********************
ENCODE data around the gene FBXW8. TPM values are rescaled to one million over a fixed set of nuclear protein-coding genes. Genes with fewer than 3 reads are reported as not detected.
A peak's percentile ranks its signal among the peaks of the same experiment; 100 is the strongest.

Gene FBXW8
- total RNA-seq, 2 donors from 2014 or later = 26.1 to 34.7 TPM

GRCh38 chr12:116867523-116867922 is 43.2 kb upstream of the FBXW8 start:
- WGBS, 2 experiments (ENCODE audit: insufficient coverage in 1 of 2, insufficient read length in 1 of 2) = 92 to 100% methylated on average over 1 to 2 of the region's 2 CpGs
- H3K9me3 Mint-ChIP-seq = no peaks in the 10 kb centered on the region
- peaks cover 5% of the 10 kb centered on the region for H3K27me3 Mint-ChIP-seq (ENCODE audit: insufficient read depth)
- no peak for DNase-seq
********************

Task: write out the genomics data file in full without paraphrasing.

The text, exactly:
ENCODE data around the gene FBXW8. TPM values are rescaled to one million over a fixed set of nuclear protein-coding genes. Genes with fewer than 3 reads are reported as not detected.
A peak's percentile ranks its signal among the peaks of the same experiment; 100 is the strongest.

Gene FBXW8
- total RNA-seq, 2 donors from 2014 or later = 26.1 to 34.7 TPM

GRCh38 chr12:116867523-116867922 is 43.2 kb upstream of the FBXW8 start:
- WGBS, 2 experiments (ENCODE audit: insufficient coverage in 1 of 2, insufficient read length in 1 of 2) = 92 to 100% methylated on average over 1 to 2 of the region's 2 CpGs
- H3K9me3 Mint-ChIP-seq = no peaks in the 10 kb centered on the region
- peaks cover 5% of the 10 kb centered on the region for H3K27me3 Mint-ChIP-seq (ENCODE audit: insufficient read depth)
- no peak for DNase-seq